And “[M]any families in the low income neighborhoods of the region often do not have cars nor are near public transportation systems that allow for access to regional parks.” The Transit to Trails program provides opportunities for park poor, income poor communities to learn about water, land, wildlife, and cultural history, and engage in physical activity through recreation. It also helps reduce traffic congestion, improve air quality, and reduce polluted water run-off into rivers and the ocean by providing accessible public transportation. San Gabriel Study, p. 179. Transit to Trails is a best practice both in the eGuide (p. 17) and in the San Gabriels study (p. 93).

Secretary of the Interior Sally Jewell with children from Anahuak Youth Sports Association, Raul Macias from Anahuak, and Robert Garcia from The City Project at Los Angeles State Historic Park.

We know that health concerns in the San Gabriel region reflect concerns and disparities across the nation. For example:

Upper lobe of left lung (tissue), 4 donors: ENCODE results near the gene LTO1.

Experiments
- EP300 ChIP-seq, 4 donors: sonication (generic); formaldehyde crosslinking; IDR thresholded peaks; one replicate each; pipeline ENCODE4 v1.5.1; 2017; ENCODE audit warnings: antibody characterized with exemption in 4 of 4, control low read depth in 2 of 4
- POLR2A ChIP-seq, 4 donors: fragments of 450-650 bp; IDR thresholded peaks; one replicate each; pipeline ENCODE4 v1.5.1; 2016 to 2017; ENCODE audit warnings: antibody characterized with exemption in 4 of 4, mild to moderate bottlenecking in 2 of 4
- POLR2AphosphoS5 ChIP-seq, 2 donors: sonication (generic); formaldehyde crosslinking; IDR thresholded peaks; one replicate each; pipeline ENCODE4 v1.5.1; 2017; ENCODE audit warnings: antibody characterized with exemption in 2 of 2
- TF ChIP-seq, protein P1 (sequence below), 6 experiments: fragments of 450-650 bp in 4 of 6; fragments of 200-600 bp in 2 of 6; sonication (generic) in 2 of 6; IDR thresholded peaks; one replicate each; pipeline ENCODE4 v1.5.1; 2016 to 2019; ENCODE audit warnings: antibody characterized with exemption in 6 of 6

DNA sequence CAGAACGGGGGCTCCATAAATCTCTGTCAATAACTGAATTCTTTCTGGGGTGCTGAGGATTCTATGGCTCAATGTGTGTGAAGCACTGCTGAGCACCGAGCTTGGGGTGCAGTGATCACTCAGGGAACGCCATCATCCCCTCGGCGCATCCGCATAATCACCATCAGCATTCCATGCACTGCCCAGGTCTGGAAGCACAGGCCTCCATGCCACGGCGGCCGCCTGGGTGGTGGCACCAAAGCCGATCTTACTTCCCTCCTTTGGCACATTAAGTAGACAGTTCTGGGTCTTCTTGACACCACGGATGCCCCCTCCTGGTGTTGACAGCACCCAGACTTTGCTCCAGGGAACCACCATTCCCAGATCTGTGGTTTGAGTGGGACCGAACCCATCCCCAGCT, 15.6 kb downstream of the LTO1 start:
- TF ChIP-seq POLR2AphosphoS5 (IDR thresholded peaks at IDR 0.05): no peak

• Nationally, 49% of American adults report that they do not engage in the Surgeon General’s recommended 30 minutes of physical activity for most days of the week.
  • 18% of the US Gross Domestic Product goes to health care costs.
  • Health disparities remain widespread among members of racial and ethnic minority populations.
  • Minorities or Populations of color are far more likely than non-Hispanic whites to suffer from chronic conditions, many of which are preventable.
  • Heart disease is the leading cause of death for people of most ethnicities in the United States.
  • Non-Hispanic blacks have the highest rates of obesity (44.1%) followed by Mexican Americans (39.3%).
  • Compared to non-Hispanic whites, the risk of diagnosed diabetes is 18% higher among Asian Americans, 66% higher among Hispanics/ Latinos, and 77% higher among non-Hispanic blacks.
  • People of color and low income populations still face disparities regarding health and access to parks.
  • Proximity to parks and other green spaces has benefits for health and health-related behavior, especially of urban residents, and aids in reducing health disparities among populations.